Troop withdrawal: Partisan politics rules again

As the U.S. Senate prepared to vote on an Iraq withdrawal date Thursday, only two things were certain: President Bush would veto it if passed and it was going to be partisan politics as usual.

The outcome of the vote was of little surprise to the public. The 51 to 47, mostly party-split vote, passed through the Senate and to Bush, who had previously promised to veto any bill with a withdrawal deadline, according to The Associated Press.

Forty-eight Democrats voted for the bill, and none voted against. Two Republicans who have been publicly critical of the war — Chuck Hagel of Nebraska and Gordon Smith of Oregon — voted for the bill, but 47 voted against it.

There are many issues facing America that have clear conservative and liberal perspectives, but war is not one of them, nor is the withdrawal. So why is there such a division between the parties on the issues?

David Kang, associate professor of government at Dartmouth College, describes the “desperation” theory in his research regarding Korea as arguing “that a country might rationally decide on war if the alternatives are even worse.”

For Bush and the GOP, the alternatives are even worse.

After the fall’s elections, the Democrats took control of Congress, and next year will be Bush’s last full year in office. A pro-withdrawal vote by the GOP would mean admitting that the war had failed to reach its goal. This would almost certainly mean a Democratic victory in 2008.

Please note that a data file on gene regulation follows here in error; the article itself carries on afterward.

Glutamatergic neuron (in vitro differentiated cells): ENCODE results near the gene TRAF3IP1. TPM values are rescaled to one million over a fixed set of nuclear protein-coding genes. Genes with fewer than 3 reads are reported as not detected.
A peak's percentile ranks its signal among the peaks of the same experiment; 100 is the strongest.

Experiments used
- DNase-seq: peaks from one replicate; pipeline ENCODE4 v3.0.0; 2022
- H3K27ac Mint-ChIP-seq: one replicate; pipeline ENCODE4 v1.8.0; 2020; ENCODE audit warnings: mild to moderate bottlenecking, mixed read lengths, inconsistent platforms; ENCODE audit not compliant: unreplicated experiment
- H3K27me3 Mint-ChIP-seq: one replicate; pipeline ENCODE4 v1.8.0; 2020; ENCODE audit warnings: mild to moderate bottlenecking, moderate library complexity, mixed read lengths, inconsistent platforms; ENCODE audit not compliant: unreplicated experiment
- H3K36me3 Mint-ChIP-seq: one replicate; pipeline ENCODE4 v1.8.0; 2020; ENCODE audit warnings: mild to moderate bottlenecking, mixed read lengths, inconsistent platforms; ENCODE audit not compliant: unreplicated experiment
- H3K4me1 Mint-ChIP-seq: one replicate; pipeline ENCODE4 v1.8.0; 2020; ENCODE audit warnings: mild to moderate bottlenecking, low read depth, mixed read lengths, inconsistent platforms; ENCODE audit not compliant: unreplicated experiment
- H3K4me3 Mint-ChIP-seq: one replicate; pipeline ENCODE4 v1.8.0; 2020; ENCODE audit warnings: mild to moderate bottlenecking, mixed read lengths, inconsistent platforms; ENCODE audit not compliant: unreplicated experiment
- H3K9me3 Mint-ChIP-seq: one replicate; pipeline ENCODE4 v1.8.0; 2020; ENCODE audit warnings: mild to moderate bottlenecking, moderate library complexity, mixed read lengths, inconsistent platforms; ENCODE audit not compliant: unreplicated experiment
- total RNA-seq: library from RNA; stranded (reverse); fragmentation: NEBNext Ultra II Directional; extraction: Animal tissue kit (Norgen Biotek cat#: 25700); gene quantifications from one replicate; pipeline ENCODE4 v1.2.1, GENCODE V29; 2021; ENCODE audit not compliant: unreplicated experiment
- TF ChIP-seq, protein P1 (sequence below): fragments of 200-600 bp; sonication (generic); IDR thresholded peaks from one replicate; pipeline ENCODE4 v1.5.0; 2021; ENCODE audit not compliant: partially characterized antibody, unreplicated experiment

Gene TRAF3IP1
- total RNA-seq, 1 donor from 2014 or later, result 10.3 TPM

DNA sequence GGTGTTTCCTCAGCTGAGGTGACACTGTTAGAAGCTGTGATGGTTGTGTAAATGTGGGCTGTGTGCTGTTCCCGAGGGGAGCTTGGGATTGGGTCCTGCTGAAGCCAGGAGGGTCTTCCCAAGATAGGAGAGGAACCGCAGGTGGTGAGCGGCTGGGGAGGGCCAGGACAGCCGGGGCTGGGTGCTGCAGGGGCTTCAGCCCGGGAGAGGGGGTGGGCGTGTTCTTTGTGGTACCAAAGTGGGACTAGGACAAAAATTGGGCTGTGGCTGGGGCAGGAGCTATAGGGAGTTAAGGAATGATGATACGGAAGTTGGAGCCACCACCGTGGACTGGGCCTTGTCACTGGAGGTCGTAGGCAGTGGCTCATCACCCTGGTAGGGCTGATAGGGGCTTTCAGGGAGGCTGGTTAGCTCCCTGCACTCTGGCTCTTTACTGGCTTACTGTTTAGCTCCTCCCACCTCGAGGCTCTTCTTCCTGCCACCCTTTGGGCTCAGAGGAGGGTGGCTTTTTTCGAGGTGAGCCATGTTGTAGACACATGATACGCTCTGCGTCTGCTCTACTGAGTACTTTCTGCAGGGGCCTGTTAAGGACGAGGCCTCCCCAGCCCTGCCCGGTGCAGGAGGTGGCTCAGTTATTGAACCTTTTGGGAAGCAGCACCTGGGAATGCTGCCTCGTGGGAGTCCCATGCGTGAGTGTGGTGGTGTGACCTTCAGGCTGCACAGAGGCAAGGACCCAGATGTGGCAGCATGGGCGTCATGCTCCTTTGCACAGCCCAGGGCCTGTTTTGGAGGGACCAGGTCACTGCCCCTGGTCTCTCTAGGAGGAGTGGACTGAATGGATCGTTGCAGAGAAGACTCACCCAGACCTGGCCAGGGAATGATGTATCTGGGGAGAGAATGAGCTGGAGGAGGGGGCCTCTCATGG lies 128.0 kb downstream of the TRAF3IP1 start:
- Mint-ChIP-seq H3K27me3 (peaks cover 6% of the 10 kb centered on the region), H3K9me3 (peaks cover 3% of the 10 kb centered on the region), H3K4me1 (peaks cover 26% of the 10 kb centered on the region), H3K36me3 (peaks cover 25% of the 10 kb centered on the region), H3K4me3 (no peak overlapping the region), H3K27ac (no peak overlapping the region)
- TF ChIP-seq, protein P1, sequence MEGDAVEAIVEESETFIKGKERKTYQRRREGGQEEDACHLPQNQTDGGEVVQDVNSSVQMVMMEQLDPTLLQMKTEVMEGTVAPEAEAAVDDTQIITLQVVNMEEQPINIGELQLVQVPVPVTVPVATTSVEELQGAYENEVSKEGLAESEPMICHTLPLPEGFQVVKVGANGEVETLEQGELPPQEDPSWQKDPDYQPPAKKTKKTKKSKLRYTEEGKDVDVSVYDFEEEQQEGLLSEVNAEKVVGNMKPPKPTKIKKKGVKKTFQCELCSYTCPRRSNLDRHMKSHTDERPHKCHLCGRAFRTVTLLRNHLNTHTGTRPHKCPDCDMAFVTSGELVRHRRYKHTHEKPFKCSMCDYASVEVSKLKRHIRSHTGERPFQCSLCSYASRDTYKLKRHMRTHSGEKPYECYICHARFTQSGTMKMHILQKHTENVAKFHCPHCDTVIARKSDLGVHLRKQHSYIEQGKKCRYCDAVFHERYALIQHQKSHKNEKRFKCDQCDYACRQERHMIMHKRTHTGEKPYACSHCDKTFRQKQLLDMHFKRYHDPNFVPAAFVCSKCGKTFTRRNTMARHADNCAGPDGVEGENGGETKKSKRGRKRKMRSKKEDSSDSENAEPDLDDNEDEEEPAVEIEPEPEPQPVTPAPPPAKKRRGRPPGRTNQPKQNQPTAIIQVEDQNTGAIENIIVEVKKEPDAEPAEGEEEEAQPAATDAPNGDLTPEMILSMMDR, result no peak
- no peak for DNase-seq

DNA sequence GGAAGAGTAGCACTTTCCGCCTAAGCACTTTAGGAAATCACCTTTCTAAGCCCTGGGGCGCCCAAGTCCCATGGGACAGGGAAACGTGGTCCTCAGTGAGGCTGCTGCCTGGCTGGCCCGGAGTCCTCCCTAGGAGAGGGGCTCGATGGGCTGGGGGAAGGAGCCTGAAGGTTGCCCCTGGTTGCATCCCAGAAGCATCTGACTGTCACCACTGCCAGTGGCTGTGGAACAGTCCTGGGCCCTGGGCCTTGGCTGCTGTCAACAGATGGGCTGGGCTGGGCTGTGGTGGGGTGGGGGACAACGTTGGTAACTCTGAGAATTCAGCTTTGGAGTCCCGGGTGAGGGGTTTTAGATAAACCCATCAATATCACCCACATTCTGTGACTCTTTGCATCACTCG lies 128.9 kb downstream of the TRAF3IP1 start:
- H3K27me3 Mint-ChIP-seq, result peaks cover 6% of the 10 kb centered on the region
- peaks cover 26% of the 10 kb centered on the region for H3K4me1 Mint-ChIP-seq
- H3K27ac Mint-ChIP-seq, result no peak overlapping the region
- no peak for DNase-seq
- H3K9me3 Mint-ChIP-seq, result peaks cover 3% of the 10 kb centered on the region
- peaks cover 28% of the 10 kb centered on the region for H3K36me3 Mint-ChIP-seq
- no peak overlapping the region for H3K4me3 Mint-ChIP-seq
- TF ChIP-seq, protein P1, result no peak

By Kang’s theory, the future of Iraq remains simply in the voting numbers of Democrats and Republicans — a truly sobering thought.

Consider Pennsylvania for a moment, one of 14 states with both a Republican and Democratic senator. Their conflicting votes on this bill essentially cancel out the states’ opinions on the withdrawal vote.

This is not to say that Pennsylvania Sens. Bob Casey, D, and Arlen Specter, R, are wrong in their voting. However, when Pennsylvania’s 12 million people’s voices go unheard throughout the nation, there is clearly a problem.

Bush will likely veto the bill quickly and send it back to the Senate, where it requires a two-thirds majority to be overridden. Sen. Mitch McConnell, R-KY, asked the Democrats to amend the bill after the veto to drop the withdrawal and to send the $122 billion to the troops. Democratic leaders have insisted they will continue to push for the withdrawal, according to The Associated Press.

The government is supposed to be inefficient, not unproductive. Whether state residents are for or against the withdrawal, make your voice heard to your senators. It’s unlikely that the average opinion is exactly what is represented: nothing.

The above editorial is the consensus opinion of the Daily Collegian editorial board of Penn State University. It was made available through U-Wire.